Over this past weekend, Barron's Magazine published its big story the "2017 Market Outlook." Here is what was interesting: after 8 years of a bull market advance, not one of the forecasters had a "bearish" outlook. In fact, as the article concludes:
"If all goes smoothly, our experts' forecasts might even prove too tepid. The old bull isn't ready to call it quits yet."
If that isn't enough to get you all "giddy" for the holiday season, I am not sure what is.
I have written over the last couple of weeks the markets would likely advance heading into the end of the year as portfolio rebalancing, window dressing and performance chasing all collude to give a lift to stocks. However, as we will examine, there is sufficient evidence the markets may have run too far, too quickly.
Signs Of Exuberance
It really isn't surprising the majority of Wall Street analysts are bullish as prices have advanced, improving their performance numbers for the year. Of course, since it is rising asset prices which drives their business - being "bullish" is good for business. (Telling investors to move to cash doesn't create inflow for their firms or funds.) However, as investors, it is extremes in both "psychology" and "behaviors" that tend to give us the best indications as to future outcomes.
The legendary Bob Farrell had two rules specifically relating to today's topic.
The first was Rule #9:
"When all the experts and forecasts agree - something else is going to happen."
Or, as Sam Stovall, the investment strategist for Standard & Poor's, once stated:
"If everybody's optimistic, who is left to buy? If everybody's pessimistic, who's left to sell?"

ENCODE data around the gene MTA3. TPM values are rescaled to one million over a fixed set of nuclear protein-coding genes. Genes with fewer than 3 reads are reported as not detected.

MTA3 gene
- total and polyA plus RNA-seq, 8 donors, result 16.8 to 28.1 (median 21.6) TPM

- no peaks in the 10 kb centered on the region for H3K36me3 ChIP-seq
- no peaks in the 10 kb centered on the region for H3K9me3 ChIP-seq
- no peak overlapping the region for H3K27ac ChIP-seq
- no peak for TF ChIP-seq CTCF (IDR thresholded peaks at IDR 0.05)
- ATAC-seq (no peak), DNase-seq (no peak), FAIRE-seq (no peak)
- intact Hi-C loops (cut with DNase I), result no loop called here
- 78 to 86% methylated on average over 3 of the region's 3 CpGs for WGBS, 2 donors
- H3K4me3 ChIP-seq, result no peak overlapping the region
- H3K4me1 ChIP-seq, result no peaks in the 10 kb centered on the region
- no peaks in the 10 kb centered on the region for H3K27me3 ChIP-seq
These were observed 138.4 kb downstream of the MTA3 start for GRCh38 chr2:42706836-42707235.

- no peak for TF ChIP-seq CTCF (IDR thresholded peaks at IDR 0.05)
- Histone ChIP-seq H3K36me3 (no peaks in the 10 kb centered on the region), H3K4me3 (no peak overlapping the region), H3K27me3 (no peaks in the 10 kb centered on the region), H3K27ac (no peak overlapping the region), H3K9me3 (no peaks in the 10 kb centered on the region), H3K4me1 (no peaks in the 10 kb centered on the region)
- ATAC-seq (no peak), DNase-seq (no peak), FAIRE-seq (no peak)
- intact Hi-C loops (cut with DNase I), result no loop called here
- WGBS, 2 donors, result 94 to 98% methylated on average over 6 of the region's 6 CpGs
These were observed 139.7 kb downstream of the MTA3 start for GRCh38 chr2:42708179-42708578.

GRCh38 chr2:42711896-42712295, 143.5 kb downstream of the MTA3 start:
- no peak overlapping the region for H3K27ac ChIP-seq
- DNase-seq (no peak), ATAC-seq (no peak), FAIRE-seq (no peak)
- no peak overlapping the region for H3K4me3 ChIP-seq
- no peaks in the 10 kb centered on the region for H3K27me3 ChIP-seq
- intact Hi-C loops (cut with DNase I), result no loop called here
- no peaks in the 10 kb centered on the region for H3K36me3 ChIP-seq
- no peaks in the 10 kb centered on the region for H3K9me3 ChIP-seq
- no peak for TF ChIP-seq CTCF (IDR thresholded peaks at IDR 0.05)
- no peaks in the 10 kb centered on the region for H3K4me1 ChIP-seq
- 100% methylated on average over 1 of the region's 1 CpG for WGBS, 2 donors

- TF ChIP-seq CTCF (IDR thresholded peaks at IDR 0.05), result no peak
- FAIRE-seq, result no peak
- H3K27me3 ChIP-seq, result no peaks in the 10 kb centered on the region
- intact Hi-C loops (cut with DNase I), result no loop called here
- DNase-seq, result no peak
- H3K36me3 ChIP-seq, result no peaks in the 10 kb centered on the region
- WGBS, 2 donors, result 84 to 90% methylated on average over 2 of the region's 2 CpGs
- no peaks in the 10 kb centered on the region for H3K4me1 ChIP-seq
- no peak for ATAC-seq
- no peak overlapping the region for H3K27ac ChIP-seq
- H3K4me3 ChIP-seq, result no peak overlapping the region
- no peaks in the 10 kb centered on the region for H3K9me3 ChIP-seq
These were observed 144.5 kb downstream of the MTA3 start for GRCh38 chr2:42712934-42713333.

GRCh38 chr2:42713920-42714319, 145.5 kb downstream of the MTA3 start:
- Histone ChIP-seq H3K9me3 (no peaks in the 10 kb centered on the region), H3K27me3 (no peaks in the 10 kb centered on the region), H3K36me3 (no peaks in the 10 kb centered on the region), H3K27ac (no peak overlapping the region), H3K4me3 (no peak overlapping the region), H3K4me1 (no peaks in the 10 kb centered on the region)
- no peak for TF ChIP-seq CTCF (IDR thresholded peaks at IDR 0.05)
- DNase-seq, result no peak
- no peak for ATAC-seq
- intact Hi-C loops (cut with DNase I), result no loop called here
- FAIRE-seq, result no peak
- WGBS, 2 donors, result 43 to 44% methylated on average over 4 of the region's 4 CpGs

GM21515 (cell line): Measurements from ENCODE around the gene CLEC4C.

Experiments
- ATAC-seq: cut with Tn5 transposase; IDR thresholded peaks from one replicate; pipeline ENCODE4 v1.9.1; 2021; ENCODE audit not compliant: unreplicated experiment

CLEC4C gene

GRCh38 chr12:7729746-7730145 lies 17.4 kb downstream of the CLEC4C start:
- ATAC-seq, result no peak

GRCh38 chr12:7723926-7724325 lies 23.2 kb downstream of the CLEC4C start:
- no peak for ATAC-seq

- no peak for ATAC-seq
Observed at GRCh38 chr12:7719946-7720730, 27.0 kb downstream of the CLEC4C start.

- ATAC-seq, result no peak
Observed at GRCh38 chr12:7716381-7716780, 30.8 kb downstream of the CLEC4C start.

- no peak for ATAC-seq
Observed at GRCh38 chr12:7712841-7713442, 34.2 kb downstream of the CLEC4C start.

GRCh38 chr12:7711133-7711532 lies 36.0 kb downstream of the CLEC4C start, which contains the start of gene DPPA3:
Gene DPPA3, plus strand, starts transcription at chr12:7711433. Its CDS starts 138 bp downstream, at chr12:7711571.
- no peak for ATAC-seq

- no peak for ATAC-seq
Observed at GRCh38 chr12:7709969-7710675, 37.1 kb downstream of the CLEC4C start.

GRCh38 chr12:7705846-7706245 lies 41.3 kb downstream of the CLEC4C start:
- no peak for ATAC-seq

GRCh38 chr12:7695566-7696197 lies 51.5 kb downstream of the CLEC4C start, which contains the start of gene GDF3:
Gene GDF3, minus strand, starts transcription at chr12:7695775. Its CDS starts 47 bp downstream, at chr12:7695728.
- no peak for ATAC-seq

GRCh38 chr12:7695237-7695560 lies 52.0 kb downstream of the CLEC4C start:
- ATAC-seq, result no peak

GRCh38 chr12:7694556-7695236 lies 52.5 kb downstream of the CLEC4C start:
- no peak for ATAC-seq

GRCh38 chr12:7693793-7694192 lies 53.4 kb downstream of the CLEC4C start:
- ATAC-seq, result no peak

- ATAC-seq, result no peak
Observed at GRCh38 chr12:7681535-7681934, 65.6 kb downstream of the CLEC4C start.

While psychologically it may seem as the markets will rise indefinitely, the reality is they don't. The reason is excesses are built when everyone is on the same side of the trade.
While there is ALWAYS both a buyer and seller to every transaction, it is at WHAT PRICE that matters. Ultimately, when a shift in sentiment occurs, the reversion is exacerbated by the stampede going in the opposite direction as a "vacuum" at current prices form.
Currently, we are seeing a lot of exuberance being built into the markets, as shown by the composite indicator of both individual and professional investors.
Furthermore, as noted by Randy Frederick at Charles Schwab:
"It is a little scary to see such optimism. But at the same time, when I look out between now and the end of the year, I'm having a difficult time finding anything that's probably going to derail this market outside of a black-swan event.
The only thing I'm worried about is that it seems like nobody is worried about anything right now."
With virtually all equity put/call ratios in bullish territory, there is literally no one hedging against a potential market decline.
Then there is this:
"The stampede into U.S. equity ETFs since the election has been nothing short of breathtaking," said David Santschi, chief executive officer at TrimTabs. "The inflow since Election Day is equal to one and a half times the inflow of $61.5 billion in all of last year. One has to wonder who's left to buy."
It is even more evident when combining both ETF and mutual fund flows and comparing it to the overall market.
In other words, all the "kids are in the pool," which is typical near short- to intermediate-term peaks in the market.
Psychological exuberance is a by-product of the extension of prices. As prices rise, investors "betting" on the market become more emboldened in their choice. It is this self-reinforcing cycle as prices rise which push individuals into taking on increasing levels of "risk" in order to "chase the market."